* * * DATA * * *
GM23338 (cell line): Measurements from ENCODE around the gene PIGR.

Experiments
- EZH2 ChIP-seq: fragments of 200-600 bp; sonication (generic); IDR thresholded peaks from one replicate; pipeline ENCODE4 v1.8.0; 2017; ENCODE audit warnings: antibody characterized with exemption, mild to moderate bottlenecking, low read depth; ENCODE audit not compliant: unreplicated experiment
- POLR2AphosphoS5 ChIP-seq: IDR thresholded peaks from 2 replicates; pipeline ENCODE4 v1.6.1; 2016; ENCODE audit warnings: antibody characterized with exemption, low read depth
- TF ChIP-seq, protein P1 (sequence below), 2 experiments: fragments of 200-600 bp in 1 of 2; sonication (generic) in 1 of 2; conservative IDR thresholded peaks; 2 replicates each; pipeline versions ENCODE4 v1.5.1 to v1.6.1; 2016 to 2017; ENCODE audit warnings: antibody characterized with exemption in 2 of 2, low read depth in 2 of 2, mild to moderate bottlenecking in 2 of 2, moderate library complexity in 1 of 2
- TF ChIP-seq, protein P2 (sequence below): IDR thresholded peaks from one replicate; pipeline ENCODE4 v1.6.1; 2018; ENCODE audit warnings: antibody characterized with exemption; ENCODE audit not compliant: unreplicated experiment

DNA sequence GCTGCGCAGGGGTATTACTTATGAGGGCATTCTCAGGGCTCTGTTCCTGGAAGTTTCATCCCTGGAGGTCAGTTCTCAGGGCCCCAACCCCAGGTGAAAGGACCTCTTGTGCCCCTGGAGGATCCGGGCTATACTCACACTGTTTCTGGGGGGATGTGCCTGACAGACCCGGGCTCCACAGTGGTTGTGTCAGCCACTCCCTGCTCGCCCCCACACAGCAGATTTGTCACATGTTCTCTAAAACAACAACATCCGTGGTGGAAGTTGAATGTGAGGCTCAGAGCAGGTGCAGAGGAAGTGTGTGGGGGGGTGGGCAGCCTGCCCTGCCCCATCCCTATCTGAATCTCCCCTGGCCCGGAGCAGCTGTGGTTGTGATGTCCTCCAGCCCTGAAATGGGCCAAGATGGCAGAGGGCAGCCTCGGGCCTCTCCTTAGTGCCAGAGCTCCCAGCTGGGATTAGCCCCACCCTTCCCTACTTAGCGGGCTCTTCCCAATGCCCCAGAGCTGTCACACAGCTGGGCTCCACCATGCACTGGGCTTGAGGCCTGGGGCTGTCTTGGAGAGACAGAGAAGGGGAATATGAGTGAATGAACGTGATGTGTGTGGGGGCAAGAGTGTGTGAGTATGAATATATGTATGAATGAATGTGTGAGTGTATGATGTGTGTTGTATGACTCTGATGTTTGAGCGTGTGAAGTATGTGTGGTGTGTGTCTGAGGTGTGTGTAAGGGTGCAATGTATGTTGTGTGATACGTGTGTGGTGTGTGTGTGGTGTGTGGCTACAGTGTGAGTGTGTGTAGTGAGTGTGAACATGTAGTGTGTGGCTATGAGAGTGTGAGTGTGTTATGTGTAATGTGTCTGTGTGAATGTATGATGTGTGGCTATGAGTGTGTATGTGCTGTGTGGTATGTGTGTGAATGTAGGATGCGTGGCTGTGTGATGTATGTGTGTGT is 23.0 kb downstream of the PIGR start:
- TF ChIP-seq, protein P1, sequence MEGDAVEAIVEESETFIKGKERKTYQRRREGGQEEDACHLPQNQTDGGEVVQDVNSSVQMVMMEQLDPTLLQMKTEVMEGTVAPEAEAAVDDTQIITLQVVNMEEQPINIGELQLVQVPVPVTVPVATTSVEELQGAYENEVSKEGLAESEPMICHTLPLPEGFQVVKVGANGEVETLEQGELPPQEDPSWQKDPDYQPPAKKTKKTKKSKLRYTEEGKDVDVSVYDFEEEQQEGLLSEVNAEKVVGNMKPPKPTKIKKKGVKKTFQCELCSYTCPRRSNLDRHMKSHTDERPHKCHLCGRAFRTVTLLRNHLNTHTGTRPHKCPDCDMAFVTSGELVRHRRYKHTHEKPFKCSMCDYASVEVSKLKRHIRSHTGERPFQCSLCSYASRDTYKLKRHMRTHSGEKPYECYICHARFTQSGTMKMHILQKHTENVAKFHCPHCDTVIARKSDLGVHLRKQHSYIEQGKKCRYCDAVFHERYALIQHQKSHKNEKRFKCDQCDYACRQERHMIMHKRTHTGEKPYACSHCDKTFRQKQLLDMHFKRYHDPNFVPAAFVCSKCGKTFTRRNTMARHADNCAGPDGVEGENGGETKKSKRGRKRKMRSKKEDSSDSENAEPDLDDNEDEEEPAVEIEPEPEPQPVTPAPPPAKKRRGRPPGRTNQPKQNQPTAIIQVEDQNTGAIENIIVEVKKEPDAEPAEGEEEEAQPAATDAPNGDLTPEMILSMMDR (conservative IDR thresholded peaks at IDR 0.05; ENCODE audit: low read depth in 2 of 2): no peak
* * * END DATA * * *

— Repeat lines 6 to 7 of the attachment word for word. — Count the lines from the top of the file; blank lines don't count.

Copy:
- TF ChIP-seq, protein P2 (sequence below): IDR thresholded peaks from one replicate; pipeline ENCODE4 v1.6.1; 2018; ENCODE audit warnings: antibody characterized with exemption; ENCODE audit not compliant: unreplicated experiment

DNA sequence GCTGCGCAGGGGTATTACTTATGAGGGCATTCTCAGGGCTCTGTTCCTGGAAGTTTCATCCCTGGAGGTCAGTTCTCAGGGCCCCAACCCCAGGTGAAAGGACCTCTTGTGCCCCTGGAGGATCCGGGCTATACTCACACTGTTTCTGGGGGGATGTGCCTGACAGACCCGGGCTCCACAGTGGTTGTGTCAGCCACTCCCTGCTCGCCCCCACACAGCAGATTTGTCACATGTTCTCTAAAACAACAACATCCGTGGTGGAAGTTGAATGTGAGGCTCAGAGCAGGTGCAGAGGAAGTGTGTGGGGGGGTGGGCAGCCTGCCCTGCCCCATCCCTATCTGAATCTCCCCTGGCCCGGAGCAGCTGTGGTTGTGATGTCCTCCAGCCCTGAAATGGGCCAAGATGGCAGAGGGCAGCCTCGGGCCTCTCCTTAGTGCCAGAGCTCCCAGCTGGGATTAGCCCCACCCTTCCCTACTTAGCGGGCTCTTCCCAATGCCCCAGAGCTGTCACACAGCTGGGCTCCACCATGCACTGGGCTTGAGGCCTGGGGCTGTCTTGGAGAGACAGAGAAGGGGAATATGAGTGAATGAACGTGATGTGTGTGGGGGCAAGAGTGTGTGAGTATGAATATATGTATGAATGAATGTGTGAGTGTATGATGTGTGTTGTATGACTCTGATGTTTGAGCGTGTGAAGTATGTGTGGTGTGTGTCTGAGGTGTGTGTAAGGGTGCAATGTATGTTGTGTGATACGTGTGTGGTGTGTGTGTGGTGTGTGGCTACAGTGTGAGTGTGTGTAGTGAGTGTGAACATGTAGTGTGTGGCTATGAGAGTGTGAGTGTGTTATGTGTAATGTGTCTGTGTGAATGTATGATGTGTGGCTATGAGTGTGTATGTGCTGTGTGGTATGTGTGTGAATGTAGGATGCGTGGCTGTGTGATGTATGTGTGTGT is 23.0 kb downstream of the PIGR start: